The rut is still in the future and whitetails are following summer patterns and not getting silly yet. The weather is just one problem. It's likely to be warm and sunny most days, which means deer normally won't leave their bedding grounds to feed until dark or nearly so. Which also means a bow hunter is usually wasting his time hoping for a shot.
So, prime time to go is on those days when there's weather, perhaps a cold front moving through, storms approaching with wind and a falling barometer, even a patter of early sleet. They'll move well before dark then, hurrying to feed before bad weather arrives. So, basically good weather is bad weather.
They're just beginning to show autumn behavior too, which means the bucks will be shedding the velvet on their antlers, and seeking out small trees usually in brushy areas to rub their racks and remove the probably itching stuff. So, hunters will begin finding rubs on hawthorns, alders, dogwood, aspen, and young maples, and might be tempted to make a blind or tree stand there. But usually it's a waste of time. The deer have no reason to return to such places once antlers are clean. Instead, think food.
At this time of year the animals are instinctively hurrying to build up fat supplies for the lean and exhausting business of the rut when bucks are seeking does and fighting to keep them and does are coming into season and being chased by testosterone laden males. One good place to check at this time of year is soybean fields if they're late season and still green. Soybeans are a favorite deer food, filled with protein and easily accessible. If the beans are green, circle the field and look for trails leading in. When you find a well used one, place a blind or tree stand there.
Even in later season when fields are mostly yellow and not being eaten by deer there might be a low spot or slightly swampy area still green, and deer will make trails to it. Once the leaves yellow it's over for soybeans until they fall off, then deer will return to eat the highly nutritious pods, again making trails and therefore ambush sites.
They love corn too, and for much the same reasons, high energy and easily accessible. Check these out , again looking for trails into the field and set up shop there. I once killed a nine point buck whose stomach was crammed with golden kernels, and other archers have, too. Then there's acorns, particularly worth a search in the southern, western, and eastern parts of Ohio where timber is heavy and farm fields few.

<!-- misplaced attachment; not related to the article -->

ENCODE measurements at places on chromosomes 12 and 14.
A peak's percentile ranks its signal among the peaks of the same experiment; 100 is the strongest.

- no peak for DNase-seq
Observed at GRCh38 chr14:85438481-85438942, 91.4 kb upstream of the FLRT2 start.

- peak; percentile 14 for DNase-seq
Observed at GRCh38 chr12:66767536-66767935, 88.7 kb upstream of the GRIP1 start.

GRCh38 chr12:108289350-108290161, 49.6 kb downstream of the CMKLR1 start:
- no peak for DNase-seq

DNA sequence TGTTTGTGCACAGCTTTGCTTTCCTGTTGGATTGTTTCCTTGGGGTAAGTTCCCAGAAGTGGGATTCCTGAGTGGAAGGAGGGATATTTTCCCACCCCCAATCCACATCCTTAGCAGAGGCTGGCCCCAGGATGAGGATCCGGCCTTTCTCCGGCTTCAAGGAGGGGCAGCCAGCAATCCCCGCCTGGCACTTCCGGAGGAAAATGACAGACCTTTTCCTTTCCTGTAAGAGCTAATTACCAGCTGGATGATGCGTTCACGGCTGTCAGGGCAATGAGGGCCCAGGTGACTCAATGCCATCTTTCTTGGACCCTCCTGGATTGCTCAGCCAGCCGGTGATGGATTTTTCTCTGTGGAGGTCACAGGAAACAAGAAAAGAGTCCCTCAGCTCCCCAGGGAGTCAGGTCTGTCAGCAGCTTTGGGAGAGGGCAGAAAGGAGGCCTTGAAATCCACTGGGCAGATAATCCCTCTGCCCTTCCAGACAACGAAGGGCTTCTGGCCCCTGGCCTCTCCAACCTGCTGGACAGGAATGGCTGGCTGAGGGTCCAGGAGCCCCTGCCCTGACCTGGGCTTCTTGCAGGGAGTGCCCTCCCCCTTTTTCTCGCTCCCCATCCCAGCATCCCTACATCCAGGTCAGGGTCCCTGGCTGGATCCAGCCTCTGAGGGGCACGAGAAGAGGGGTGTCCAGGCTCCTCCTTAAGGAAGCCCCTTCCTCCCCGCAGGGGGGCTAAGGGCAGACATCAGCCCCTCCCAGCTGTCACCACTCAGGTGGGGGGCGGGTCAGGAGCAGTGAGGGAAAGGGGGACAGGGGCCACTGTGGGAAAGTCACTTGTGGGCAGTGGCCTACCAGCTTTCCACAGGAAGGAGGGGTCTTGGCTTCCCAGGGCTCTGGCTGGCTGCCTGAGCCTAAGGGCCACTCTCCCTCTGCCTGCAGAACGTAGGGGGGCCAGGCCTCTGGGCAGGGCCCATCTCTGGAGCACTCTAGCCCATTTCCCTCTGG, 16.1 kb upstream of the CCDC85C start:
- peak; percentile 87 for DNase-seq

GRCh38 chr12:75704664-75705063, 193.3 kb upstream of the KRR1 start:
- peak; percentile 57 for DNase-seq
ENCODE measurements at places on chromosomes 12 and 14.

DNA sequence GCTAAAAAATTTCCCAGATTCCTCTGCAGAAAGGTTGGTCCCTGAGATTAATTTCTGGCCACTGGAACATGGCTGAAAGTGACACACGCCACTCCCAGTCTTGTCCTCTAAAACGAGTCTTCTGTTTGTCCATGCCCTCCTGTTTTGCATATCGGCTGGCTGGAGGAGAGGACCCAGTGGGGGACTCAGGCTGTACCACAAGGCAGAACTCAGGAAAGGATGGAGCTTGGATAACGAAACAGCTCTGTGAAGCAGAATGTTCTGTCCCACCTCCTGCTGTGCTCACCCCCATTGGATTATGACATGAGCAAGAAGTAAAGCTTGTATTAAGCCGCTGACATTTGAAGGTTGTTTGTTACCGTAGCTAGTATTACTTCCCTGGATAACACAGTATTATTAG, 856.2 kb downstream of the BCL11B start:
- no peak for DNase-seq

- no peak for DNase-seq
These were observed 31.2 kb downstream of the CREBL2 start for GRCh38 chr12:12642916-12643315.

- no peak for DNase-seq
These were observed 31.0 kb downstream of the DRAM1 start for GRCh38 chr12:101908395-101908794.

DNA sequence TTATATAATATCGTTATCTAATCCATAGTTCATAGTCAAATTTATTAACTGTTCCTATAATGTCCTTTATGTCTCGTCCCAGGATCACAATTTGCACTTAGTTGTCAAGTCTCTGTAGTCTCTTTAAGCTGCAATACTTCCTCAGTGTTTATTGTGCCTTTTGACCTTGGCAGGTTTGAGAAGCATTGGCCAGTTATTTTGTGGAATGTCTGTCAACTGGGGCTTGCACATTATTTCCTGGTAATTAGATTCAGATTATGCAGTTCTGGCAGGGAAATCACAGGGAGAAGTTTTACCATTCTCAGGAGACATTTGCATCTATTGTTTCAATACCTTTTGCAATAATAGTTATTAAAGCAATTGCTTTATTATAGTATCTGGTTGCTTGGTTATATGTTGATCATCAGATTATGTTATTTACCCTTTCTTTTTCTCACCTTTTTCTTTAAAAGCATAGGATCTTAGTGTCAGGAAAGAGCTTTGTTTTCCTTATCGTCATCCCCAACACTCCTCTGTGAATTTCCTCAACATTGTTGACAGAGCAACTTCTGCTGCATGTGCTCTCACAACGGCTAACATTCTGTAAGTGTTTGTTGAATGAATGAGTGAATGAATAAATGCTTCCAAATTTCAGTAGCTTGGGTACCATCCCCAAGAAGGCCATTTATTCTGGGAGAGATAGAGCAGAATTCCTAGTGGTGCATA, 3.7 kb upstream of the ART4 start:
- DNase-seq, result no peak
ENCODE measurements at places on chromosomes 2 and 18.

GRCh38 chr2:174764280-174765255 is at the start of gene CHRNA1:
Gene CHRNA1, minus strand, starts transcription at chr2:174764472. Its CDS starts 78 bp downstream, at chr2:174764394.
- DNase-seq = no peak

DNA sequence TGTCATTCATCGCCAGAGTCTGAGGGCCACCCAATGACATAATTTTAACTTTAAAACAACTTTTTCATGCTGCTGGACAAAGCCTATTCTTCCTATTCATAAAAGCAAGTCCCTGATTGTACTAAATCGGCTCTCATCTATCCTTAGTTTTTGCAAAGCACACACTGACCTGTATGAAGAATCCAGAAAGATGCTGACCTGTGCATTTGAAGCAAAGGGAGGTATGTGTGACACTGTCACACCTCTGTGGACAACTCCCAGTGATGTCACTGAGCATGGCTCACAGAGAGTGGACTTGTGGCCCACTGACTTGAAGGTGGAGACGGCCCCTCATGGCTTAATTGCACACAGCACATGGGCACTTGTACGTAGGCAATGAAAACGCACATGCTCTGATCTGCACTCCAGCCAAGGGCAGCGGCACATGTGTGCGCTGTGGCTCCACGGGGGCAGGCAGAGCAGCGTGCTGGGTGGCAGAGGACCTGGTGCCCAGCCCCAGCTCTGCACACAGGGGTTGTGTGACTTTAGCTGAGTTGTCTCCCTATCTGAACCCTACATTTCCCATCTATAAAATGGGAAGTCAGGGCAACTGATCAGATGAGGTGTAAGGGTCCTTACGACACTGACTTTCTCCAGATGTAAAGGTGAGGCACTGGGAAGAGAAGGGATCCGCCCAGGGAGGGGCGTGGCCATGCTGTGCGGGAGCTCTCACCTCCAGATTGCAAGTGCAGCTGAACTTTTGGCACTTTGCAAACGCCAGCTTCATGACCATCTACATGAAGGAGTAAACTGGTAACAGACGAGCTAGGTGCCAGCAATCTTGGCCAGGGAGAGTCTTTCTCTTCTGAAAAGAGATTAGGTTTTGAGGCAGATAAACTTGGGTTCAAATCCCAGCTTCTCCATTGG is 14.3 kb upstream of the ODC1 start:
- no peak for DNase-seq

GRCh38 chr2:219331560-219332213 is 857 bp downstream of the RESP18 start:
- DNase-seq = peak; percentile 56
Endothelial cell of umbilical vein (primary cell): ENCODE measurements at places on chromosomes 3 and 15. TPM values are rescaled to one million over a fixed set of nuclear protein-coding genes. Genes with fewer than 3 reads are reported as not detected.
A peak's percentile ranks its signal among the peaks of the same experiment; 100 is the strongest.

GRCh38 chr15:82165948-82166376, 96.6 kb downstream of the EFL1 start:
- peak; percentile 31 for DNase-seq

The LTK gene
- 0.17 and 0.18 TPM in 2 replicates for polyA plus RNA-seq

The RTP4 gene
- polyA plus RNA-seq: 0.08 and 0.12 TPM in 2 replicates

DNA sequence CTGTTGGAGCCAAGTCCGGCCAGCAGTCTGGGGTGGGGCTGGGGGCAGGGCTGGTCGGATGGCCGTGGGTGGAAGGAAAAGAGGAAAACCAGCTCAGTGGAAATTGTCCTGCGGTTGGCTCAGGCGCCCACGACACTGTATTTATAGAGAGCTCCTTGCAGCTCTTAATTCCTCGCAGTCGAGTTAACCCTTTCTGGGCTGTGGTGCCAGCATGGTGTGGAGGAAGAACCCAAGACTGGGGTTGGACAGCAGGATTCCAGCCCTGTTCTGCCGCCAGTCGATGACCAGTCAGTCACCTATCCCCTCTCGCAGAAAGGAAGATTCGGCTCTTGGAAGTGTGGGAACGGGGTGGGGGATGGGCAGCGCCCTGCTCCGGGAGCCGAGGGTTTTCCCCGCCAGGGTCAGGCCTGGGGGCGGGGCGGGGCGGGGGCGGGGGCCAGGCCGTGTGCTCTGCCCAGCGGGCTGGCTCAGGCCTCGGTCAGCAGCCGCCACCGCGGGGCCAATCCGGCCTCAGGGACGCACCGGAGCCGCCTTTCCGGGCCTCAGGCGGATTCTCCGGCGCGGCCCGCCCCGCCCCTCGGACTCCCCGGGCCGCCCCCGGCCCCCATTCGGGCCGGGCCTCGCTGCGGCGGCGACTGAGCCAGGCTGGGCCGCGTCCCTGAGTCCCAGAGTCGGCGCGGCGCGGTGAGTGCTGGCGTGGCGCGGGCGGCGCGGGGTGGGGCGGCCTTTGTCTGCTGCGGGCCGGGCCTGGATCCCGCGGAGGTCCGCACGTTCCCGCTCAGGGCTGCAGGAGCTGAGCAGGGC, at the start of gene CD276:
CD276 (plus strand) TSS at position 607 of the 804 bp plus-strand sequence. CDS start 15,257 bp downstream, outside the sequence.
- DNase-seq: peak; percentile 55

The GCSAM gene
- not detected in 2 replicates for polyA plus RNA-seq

Deer love acorns and will feed on them at every opportunity, but only the white, burr, and post oak types. They don't like the bitter red and black acorns which are filled with tannin. Find a grove of the good kind, look for tracks and droppings, and you have a spot worth hunting. During this month that's all it takes.
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HOOKS & BULLETS
• Ohio trappers are invited to participate in a special drawing on Saturday, Oct. 13, for public land beaver and river otter trapping opportunities. A list of public land trapping opportunities available at the lottery is posted at wildohio.gov under Controlled Hunting and Trapping Events. Interested trappers will be required to come to one of the five wildlife district offices with registration to begin at 11a.m., and the drawing to begin at noon. Questions can be directed 8 a.m. to 5 p.m. Monday through Friday, to any Wildlife District Office.
• Outdoorsmen interested in learning to field dress and butcher a deer are encouraged to attend a free workshop on Thursday, Oct. 18. The workshop will be held from 6 p.m. to 9 p.m. at the Fitchville Conservation League Club House located at 2623 Jennings Road, New London. Pre-registration is required by Oct. 16 as space is limited, so call Andrea Altman at 419-429-8321. Topics covered will include field dressing, skinning and butchering. The workshop is hands-on and portions will be held outdoors.
• A one-time drawing will be held Wednesday, Oct. 17 for trapping in the wildlife refuge on the Killdeer Plains Wildlife Area. The drawing will be held a 6:30 p.m. at the Killdeer Plains Check Station located at 19100 C.H. 115, Harpster. All participants must register before 6:25 p.m. and show a valid 2018-19 Ohio Fur Takers Permit. Registration forms will be completed by the trapper and placed in a drum. There are nine available units in the refuge. For additional information about controlled trapping opportunities in Ohio, view the Controlled Hunting and Trapping Events page at wildohio.gov.
• Individuals interested in the basic skills needed to trap are encouraged to attend an informational workshop provided by the Ohio State Trappers Association (OSTA) according to the Ohio Department of Natural Resources (ODNR). Workshops will be held at multiple locations across the state. In Northwest Ohio, a workshop will be held Oct. 27 to 28 at Magee Marsh Wildlife Area at 13229 W. Ohio 2, Oak Harbor. All first-time trappers must successfully complete a hunter and a trapper education course offered through the Division of Wildlife before purchasing a hunting license and fur taker permit to trap furbearers. Many of the OSTA workshops will offer the Trapper Education Course. The workshops are free of charge but pre-registration is required. For class times and to register, call Doug Lee at 419-333-6653. For information on trapping in Ohio, visit wildohio.gov.
Dick Martin is a free-lance writer from Shelby. Reach him at [email protected] You also can visit his blog at outdoorswithmartin.com.